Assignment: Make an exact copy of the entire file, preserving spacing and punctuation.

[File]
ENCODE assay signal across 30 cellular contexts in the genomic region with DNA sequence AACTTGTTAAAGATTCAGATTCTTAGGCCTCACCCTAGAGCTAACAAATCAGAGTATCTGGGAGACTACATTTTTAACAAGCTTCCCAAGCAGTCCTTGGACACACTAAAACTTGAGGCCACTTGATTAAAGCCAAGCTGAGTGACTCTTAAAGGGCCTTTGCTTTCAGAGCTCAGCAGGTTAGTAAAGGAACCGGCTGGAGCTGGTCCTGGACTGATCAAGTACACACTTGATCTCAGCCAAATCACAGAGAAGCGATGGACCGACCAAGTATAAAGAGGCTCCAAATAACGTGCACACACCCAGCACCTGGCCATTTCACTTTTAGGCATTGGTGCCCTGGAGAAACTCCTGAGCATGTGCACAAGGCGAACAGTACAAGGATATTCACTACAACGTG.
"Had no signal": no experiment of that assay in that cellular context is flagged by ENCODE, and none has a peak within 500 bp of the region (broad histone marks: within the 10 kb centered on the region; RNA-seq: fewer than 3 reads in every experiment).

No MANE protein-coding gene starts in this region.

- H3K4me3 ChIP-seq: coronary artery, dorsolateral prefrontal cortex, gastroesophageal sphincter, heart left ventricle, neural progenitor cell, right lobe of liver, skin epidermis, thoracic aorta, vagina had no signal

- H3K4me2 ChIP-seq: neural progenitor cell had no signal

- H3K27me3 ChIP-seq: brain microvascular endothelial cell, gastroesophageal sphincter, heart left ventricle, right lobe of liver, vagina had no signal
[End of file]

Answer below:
ENCODE assay signal across 30 cellular contexts in the genomic region with DNA sequence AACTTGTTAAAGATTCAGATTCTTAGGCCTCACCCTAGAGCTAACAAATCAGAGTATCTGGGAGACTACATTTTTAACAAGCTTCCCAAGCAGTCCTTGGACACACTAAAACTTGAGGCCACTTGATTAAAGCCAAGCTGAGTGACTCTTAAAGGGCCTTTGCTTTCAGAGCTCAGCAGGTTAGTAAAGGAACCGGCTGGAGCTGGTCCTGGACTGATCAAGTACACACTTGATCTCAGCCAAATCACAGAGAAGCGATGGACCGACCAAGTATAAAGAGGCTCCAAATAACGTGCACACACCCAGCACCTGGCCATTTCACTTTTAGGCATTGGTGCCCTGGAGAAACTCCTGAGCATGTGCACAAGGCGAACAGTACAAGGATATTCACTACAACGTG.
"Had no signal": no experiment of that assay in that cellular context is flagged by ENCODE, and none has a peak within 500 bp of the region (broad histone marks: within the 10 kb centered on the region; RNA-seq: fewer than 3 reads in every experiment).

No MANE protein-coding gene starts in this region.

- H3K4me3 ChIP-seq: coronary artery, dorsolateral prefrontal cortex, gastroesophageal sphincter, heart left ventricle, neural progenitor cell, right lobe of liver, skin epidermis, thoracic aorta, vagina had no signal

- H3K4me2 ChIP-seq: neural progenitor cell had no signal

- H3K27me3 ChIP-seq: brain microvascular endothelial cell, gastroesophageal sphincter, heart left ventricle, right lobe of liver, vagina had no signal